There is no such thing as rock bottom for Trump. Assume the worst is yet to come.

George F. Will, in his regular column1 at The Washington Post:

Trump must be removed. So must his congressional enablers.

I hate when people use the word “real” to bolster, or, far more often, to discredit, e.g., “She’s not a real Christian,” or “He’s not a real Conservative.” Well, in this day and age when so very many Americans who so very clearly are not practicing Conservatism (and many, in fact, not practicing anything remotely approaching Conservatism) insist on describing themselves as “Conservatives”2, I think I can make an exception and state that George F. Will is a real Conservative — full stop.

In 2016, voters were presented an unprecedentedly unpalatable choice: Never had both major parties offered nominees with higher disapproval than approval numbers. Voters chose what they wagered would be the lesser blight. Now, however, they have watched him govern for 40 months and more than 40 percent — slightly less than the percentage that voted for him — approve of his sordid conduct.

Presidents seeking reelection bask in chants of “Four more years!” This year, however, most Americans — perhaps because they are, as the president predicted, weary from all the winning — might flinch: Four more years of this? The taste of ashes, metaphorical and now literal, dampens enthusiasm.

I can’t tell you how many colleagues and friends — unfortunately, not family — I hear still to this day saying things like, “I don’t care for Trump, but at least he wasn’t Hillary”.

The nation’s downward spiral into acrimony and sporadic anarchy has had many causes much larger than the small man who is the great exacerbator of them. Most of the causes predate his presidency, and most will survive its January terminus. The measures necessary for restoration of national equilibrium are many and will be protracted far beyond his removal. One such measure must be the removal of those in Congress who, unlike the sycophantic mediocrities who cosset him in the White House, will not disappear “magically,” as Eric Trump said the coronavirus would. Voters must dispatch his congressional enablers, especially the senators who still gambol around his ankles with a canine hunger for petting.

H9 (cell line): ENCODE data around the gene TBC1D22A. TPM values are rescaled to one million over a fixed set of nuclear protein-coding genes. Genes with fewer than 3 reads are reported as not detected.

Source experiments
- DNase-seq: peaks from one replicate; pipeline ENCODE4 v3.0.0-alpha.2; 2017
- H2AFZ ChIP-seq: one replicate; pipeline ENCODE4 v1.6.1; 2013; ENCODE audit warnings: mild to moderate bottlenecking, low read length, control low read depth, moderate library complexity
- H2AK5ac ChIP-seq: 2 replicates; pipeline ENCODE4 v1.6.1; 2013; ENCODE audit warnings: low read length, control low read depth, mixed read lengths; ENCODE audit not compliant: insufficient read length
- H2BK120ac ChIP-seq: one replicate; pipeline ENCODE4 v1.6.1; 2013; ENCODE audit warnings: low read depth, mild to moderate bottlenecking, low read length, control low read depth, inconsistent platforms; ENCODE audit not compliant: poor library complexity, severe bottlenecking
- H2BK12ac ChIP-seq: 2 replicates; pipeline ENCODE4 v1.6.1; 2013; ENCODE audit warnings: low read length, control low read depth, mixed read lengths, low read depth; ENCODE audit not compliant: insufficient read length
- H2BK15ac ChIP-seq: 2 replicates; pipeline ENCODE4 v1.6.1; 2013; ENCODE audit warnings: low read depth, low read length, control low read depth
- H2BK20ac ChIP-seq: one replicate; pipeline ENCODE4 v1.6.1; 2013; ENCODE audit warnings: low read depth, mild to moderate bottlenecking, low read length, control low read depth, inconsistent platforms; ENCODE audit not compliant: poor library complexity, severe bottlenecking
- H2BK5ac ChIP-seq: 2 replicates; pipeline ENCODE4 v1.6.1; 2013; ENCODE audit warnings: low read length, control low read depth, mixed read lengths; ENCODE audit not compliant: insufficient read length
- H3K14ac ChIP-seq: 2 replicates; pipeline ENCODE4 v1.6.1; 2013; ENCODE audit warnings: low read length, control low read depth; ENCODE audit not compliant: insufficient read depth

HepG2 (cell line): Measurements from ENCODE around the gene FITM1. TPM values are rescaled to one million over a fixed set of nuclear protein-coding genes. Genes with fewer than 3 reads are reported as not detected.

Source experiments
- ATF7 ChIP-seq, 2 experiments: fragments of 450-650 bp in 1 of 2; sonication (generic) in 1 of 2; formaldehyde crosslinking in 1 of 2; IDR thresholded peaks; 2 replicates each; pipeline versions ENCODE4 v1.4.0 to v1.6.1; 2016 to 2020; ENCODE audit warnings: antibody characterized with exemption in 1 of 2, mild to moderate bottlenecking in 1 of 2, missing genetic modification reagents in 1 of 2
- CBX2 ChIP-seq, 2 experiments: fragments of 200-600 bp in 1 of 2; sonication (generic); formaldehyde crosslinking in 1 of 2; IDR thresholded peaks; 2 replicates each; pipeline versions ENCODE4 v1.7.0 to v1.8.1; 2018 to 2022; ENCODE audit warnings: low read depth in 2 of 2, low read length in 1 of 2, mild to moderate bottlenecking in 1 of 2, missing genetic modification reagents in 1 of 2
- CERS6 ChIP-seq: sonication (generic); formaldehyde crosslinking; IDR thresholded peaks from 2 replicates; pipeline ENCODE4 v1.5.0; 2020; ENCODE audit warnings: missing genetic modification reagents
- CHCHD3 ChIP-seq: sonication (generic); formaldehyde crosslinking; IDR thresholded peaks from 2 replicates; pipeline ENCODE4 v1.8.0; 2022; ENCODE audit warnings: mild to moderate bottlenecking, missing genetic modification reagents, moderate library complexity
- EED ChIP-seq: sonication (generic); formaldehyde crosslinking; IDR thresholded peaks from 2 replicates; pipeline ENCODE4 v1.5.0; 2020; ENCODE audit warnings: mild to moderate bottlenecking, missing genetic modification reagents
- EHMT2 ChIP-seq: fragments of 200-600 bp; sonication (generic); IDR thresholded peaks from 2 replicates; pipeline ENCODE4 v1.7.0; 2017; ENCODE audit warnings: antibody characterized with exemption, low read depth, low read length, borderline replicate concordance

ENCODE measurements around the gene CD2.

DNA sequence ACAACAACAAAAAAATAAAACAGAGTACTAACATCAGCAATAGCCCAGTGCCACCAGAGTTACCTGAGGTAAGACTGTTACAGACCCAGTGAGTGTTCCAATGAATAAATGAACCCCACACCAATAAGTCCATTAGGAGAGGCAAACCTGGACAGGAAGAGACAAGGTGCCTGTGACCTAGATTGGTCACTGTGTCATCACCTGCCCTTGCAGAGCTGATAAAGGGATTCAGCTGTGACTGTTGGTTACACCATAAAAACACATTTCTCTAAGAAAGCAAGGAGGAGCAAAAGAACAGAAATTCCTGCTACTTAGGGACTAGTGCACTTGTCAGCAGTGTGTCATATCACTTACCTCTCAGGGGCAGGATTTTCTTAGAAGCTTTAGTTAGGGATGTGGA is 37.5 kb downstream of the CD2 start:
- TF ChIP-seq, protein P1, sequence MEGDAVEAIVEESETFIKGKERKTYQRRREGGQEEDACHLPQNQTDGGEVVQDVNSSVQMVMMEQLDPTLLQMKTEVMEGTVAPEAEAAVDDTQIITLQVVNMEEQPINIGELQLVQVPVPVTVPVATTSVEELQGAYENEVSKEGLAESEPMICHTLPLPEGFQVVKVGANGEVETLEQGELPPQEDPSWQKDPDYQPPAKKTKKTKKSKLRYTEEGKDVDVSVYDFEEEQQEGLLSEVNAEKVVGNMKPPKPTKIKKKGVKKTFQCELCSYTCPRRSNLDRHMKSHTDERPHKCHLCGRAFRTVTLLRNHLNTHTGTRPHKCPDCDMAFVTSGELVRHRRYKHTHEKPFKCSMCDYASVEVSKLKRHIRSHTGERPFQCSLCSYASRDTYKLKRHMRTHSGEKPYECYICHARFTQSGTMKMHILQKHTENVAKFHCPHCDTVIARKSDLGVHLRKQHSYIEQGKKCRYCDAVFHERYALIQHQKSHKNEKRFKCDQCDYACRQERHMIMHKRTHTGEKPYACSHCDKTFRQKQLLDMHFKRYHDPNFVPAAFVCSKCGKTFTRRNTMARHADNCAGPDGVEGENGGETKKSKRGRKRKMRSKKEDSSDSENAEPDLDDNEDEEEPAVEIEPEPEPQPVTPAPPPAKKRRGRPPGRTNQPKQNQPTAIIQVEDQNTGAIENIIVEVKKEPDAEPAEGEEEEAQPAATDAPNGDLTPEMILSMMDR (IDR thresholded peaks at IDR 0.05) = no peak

In life’s unforgiving arithmetic, we are the sum of our choices. Congressional Republicans have made theirs for more than 1,200 days. We cannot know all the measures necessary to restore the nation’s domestic health and international standing, but we know the first step: Senate Republicans must be routed, as condign punishment for their Vichyite collaboration, leaving the Republican remnant to wonder: Was it sensible to sacrifice dignity, such as it ever was, and to shed principles, if convictions so easily jettisoned could be dignified as principles, for . . . what? Praying people should pray, and all others should hope: May I never crave anything as much as these people crave membership in the world’s most risible deliberative body.

I wish everyone could take note of these two paragraphs: that is rational thinking.

Those who think our unhinged president’s recent mania about a murder two decades ago that never happened represents his moral nadir have missed the lesson of his life: There is no such thing as rock bottom. So, assume that the worst is yet to come. Which implicates national security: Abroad, anti-Americanism sleeps lightly when it sleeps at all, and it is wide-awake as decent people judge our nation’s health by the character of those to whom power is entrusted. Watching, too, are indecent people in Beijing and Moscow.

Indeed.

yeah, in a minute…
1 George F. Will writes a twice-weekly column on politics and domestic and foreign affairs. He began his column with The Post in 1974, and he received the Pulitzer Prize for commentary in 1977. His latest book, “The Conservative Sensibility,” was released in June 2019.

I might add that Mr. Will’s latest book, “The Conservative Sensibility” is excellent, and should be considered required reading.

2 These are the people I refer to as “so-called Conservatives.” See, e.g., Remember when?, and specifically, Remember When? Footnote 5: on Ronald Reagan, and his hero, Barry Goldwater, the Father of American Conservatism.

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